Musical America’s Thomas May offers an insightful, in-depth review of the Seattle Symphony and Thomas Dausgaard’s Sibelius Festival closing programme, featuring the composer’s 5th, 6th and 7th symphonies.
May writes, “With a program all to themselves, these final three symphonies resembled an enormous triptych in sound more than a linear sequence of evolving refinement… Consistently striving for textural clarity, Dausgaard guided us along in that effort by focusing attention on Sibelian thumbprints: the pairings of woodwinds taking flight, the quasi-sculptural use of brass and timpani that gives certain moments an impression of immense sonic depth, and most thrillingly of all, the manner of presenting musical ideas not as flat-out statements but as painstakingly prepared revelations.”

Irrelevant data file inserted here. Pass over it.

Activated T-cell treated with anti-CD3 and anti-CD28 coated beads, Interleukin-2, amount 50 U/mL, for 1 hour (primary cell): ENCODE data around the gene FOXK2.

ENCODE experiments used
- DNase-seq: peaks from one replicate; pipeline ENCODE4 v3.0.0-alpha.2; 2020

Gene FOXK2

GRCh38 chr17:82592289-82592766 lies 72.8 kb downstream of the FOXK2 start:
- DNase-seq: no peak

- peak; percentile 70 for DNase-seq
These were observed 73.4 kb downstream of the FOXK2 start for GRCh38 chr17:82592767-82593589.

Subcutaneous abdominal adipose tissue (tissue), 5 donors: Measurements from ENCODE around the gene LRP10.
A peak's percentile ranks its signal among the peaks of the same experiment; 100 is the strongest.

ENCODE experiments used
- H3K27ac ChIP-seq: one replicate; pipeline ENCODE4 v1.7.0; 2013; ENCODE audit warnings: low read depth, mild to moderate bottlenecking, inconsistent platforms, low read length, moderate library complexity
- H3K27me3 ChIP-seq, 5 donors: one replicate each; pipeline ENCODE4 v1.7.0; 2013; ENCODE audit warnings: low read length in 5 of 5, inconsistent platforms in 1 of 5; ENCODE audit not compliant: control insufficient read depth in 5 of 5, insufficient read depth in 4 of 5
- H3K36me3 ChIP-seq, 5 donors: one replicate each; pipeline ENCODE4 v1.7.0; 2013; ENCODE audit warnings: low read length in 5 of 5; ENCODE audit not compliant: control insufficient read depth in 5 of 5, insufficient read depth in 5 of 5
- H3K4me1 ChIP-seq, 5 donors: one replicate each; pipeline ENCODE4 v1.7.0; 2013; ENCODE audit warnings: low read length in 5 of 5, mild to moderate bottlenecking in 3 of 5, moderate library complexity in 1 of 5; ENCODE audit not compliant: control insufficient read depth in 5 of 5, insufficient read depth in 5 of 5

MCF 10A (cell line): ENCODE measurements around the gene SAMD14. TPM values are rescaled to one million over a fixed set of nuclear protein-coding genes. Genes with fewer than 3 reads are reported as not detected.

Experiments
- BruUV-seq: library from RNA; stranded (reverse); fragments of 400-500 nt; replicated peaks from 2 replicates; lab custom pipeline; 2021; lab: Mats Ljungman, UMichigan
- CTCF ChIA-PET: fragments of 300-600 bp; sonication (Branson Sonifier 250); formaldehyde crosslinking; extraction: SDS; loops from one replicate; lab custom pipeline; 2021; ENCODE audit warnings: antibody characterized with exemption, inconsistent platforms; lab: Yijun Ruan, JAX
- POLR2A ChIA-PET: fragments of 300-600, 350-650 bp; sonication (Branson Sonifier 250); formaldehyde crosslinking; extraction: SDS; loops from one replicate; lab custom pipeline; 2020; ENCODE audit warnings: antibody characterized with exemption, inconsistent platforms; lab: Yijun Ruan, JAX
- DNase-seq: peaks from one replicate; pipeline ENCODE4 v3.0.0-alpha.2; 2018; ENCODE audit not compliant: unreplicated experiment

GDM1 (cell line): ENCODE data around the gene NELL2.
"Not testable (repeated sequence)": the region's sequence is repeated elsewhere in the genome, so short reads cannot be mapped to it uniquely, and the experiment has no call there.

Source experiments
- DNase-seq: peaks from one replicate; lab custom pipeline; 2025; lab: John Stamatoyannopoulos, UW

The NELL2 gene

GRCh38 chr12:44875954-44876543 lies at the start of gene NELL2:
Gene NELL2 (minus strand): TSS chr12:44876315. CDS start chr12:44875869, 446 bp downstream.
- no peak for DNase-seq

“The final pages of the Fifth’s outer movements stood out as highlights, impelled forward with almost orgasmic excitement. That sense of energy is central to Dausgaard’s vision of Sibelius. Even the most foreboding passages of the Sixth Symphony, for example, were more like shifting weather patterns than occasions for rueful brooding.”
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